notes: According to my non-scientific nutrition calculations, this salad has approximately 28 grams of protein per delicious serving. Let’s. Get. Pumped.
1 454g block of firm to extra firm tofu, pressed (great instructions for pressing here)
1/4 cup balsamic vinegar
2 tbsp olive oil
1 big clove of garlic, minced
handful of chopped herb of your choice (I went with basil)
salt and pepper
salad greens for 4 people (about 2-3 cups per person)
1/3 cup extra virgin olive oil
3 tbsp balsamic vinegar
salt and pepper
1 cup cooked chickpeas
1 cup cooked quinoa
2-3 medium tomatoes, cut into wedges
big handful of pine nuts (toasted if you like)
Cut the pressed tofu into 4 slabs: cut it in half down the middle on the smaller, rectangular side. Then proceed to cut those 2 slabs in half in the same manner. You should end up with 4 big squares of tofu that are about 1/2 inch thick.
Place the slabs of tofu into a large dish. Pour the balsamic vinegar and oil on top. Season with salt and pepper. Scatter the chopped garlic and herb all over the top. Marinate for 30 minutes or so, gently flipping the pieces of tofu around here and there.
Preheat the grill to medium-high. Place the tofu pieces onto the grill. Wait for about 4 minutes or until good char marks appear. Flip the pieces over. Cook until char marks appear on the reverse (about another 4 minutes) and tofu is browned to your liking. Remove from the grill and set aside. Don’t have a grill? You can always roast it.
Toss the salad greens with the olive oil, balsamic vinegar, salt and pepper in a large bowl. Divide greens evenly among 4 plates. Distribute the chickpeas, quinoa, pine nuts and tomatoes amongst the 4 plates as well.
Cut tofu slabs into triangles if you like and arrange on top of salads. Serve.
My friend asked me if I had any ideas for a simple, raw, vegetable-heavy dish (that wasn’t a salad) to make in the heat of summer. I had some things in mind, but they involved a bit of blending, or use of a food processor, a spiralized vegetable, or maybe a dehydrated component. Adding a sprouted grain was tempting, but would prolong the process of having the actual meal by a day or so. My mind went to work is what I’m trying to say. It moved too fast for the simple task at hand. I needed to step back and reconsider it all.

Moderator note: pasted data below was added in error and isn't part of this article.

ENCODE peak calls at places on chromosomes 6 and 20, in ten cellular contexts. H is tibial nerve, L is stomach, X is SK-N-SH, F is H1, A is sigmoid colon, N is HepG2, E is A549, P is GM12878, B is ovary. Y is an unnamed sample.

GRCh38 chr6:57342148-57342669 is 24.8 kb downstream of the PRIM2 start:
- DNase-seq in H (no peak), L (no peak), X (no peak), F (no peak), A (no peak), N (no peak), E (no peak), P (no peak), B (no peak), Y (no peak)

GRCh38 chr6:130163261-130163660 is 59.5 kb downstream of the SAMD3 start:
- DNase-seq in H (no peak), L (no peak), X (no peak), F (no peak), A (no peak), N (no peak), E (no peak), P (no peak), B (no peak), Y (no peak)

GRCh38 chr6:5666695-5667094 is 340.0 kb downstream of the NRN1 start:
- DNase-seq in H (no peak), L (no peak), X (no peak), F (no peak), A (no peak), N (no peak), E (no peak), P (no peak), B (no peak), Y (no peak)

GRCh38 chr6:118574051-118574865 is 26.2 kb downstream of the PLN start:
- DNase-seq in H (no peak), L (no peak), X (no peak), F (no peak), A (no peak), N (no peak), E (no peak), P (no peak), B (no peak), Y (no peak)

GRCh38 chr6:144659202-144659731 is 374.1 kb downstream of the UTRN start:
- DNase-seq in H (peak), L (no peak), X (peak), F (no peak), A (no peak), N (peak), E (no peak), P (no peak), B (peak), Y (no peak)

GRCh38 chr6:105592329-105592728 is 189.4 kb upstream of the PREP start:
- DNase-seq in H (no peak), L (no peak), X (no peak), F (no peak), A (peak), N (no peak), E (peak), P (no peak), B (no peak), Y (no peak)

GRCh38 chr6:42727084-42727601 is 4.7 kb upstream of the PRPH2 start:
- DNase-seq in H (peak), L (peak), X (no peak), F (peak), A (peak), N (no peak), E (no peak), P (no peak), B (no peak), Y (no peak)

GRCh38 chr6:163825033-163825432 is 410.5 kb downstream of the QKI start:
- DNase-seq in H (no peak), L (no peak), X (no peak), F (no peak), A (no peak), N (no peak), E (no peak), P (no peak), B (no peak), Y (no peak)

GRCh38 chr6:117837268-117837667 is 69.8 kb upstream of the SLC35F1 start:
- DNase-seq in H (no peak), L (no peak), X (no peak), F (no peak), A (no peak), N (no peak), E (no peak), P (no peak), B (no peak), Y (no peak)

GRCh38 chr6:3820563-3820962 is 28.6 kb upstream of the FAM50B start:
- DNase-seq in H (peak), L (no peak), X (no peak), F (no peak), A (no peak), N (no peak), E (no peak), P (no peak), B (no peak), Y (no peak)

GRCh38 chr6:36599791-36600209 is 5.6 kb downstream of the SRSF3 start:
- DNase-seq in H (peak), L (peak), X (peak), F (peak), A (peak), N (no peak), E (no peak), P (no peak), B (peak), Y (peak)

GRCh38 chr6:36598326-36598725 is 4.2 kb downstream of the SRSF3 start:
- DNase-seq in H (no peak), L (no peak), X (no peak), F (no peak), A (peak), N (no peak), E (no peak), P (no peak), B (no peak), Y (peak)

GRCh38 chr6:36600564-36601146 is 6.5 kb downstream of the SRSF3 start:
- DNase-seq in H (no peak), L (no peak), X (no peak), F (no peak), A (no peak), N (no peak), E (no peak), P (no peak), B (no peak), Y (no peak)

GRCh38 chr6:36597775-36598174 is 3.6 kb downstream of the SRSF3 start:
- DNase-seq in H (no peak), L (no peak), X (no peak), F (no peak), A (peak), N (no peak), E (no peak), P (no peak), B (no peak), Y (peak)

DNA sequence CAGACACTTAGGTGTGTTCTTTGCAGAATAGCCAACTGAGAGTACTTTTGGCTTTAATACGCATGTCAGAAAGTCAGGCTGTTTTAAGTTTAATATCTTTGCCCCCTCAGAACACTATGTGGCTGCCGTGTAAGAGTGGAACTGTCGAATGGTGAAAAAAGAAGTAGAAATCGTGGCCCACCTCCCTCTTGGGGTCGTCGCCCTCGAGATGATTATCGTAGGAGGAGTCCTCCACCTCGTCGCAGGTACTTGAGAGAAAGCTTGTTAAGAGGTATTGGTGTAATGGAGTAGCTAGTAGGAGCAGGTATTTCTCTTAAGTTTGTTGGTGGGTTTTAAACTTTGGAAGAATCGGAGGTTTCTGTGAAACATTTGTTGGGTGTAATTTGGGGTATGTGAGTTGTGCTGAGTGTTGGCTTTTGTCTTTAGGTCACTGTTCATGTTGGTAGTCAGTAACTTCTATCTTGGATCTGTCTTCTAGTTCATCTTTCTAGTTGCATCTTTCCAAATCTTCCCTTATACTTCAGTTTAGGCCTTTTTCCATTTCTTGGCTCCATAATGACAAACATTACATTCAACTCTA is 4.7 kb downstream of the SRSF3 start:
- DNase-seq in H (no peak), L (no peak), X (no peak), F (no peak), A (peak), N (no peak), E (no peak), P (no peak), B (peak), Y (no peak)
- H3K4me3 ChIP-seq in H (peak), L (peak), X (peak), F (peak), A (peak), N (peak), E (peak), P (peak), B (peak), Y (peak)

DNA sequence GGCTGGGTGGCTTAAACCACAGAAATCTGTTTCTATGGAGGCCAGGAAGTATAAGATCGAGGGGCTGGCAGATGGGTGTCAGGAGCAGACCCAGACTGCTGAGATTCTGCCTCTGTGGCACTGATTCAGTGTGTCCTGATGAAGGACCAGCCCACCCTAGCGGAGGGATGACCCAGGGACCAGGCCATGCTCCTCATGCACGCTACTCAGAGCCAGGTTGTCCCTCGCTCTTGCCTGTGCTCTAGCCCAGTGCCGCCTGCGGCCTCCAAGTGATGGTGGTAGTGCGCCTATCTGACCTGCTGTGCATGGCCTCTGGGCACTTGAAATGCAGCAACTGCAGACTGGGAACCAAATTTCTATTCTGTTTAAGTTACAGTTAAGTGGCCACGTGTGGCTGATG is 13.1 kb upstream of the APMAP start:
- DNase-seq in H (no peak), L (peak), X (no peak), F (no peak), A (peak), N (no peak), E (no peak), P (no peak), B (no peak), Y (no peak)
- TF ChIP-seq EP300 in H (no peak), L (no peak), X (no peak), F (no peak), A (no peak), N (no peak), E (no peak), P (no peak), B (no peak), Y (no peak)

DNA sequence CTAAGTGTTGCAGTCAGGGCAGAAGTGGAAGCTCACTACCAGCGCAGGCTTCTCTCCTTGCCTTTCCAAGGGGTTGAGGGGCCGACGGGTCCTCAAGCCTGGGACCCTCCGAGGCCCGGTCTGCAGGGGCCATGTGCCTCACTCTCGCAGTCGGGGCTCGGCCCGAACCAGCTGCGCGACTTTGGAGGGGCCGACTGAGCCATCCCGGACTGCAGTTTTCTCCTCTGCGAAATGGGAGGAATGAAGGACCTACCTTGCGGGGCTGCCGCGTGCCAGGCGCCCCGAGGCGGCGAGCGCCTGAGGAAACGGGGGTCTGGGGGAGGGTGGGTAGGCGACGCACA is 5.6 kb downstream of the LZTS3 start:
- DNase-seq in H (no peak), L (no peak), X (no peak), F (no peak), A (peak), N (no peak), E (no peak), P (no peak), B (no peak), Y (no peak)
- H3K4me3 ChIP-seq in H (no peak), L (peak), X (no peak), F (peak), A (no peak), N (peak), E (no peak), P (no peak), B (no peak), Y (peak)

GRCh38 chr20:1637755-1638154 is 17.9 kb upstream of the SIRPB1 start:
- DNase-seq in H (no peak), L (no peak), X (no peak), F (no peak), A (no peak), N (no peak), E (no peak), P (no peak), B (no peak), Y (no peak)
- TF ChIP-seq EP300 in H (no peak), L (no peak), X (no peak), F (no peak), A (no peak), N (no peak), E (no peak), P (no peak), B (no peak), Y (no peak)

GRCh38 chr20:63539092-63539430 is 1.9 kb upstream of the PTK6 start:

I take a few things for granted when I post recipes on here. I always get such lovely feedback and kind words from many of you and I’m grateful for that, fully. There are a lot of directions here, however, that call for blending, mandoline-slicing, ice-cream-maker-churning etc. These are assumptions about accessibility, something I strictly set out to avoid when I created this space.
My kitchen has a few bells and whistles, sure, and I approach recipe development from that privileged stance. The very hard reality is that you can never assume too much when assessing the task of making food at home. I have access to a car/bike that can take me to at least 15 purveyors of healthy and fresh food in my area at any time. This is unusual for many. Same goes for the kitchen I work in. We have functional plumbing, hydro, a 2+ HP blender and a host of other (possibly unnecessary) devices that simply make food. That’s all they do. This state of dwelling is surprisingly common and overwhelmingly “other” at the same time. I sense that duality every time I approach the food and the tools and the task at hand.
I know that so many of you just want to eat well and feel as good as possible, but may not have a spiralizer slicer or a mortar and pestle or whatever. Or maybe it’s just too hot to crank out a meal with a heat-based cooking method right now. Whatever the case, we all have that same basic goal in mind I think, and there are infinitely varied ways to get there that are within all of our reach. This vibrant, simple and delicious recipe is my offering, a way of trying to get to that place.
This dish is beautiful and healthy, but my favourite part? You only need a knife, a vegetable peeler and your own two hands to make it happen. It’s perfect for balmy end-of-summer days. Use whatever nuts/seeds you like in the cauliflower “pilaf.” Same goes for the elegant lime, spice and mustard-cured vegetable tangle on top. It’s an honest and filling plate of goodness built up very simply. And it’s within all of our reach.
vegetable ceviche with pepita & almond cauliflower “pilaf”
notes: The peeler isn’t even totally necessary here. Just small or thin cuts/dices is all you need to get the job done. Also, as noted you can use whatever veggies you have around that you like, but I will highly HIGHLY recommend the corn while it’s in season. So good.
2-3 cups cauliflower florets, most of the stem removed
juice of 1 lime
1 tbsp extra virgin olive oil
1/4 cup raw pumpkin seeds + extra for garnish
handful of chopped almonds
1/2 tsp dried chipotle powder
salt and pepper
2 sprigs of mint, leaves chopped
1/2 zucchini, peeled into ribbons
1 carrot, peeled into ribbons
2 radishes, thinly sliced
1 large cob of corn, kernels removed